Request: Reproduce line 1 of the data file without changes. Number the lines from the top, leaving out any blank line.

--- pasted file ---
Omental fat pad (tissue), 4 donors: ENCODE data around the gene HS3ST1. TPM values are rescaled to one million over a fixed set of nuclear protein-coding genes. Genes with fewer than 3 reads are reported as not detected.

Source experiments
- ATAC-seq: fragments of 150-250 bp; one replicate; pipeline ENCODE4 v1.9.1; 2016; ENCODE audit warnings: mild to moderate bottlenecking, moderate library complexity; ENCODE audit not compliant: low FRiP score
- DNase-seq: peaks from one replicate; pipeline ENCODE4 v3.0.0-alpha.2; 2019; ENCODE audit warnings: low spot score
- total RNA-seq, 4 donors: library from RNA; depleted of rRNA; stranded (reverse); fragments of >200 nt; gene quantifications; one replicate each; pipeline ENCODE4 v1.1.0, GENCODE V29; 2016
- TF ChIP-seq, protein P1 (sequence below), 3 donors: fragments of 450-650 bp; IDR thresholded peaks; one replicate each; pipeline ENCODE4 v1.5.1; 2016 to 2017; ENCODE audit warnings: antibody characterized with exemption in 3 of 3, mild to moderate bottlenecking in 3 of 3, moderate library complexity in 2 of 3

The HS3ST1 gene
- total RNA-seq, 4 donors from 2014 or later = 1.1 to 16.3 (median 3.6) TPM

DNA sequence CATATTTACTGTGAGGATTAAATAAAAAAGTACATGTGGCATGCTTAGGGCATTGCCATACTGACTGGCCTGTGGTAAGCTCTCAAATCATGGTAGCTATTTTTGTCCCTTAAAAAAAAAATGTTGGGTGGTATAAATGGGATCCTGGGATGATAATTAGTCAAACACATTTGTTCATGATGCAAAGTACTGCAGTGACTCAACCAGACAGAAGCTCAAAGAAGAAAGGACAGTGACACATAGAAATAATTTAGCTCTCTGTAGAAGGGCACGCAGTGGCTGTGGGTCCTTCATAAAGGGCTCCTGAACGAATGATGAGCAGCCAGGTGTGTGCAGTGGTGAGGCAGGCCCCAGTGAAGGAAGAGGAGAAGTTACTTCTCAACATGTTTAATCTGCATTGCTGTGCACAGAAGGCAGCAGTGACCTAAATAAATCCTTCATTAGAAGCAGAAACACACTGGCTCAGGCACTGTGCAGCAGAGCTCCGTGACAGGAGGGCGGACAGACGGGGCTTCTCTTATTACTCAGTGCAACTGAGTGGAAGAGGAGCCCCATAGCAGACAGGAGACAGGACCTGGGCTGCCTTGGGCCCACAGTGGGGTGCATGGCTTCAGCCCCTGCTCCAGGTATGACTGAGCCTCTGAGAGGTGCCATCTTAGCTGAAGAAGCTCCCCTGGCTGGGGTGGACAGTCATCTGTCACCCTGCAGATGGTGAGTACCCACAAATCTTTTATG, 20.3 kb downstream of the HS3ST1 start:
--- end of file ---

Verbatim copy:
Omental fat pad (tissue), 4 donors: ENCODE data around the gene HS3ST1. TPM values are rescaled to one million over a fixed set of nuclear protein-coding genes. Genes with fewer than 3 reads are reported as not detected.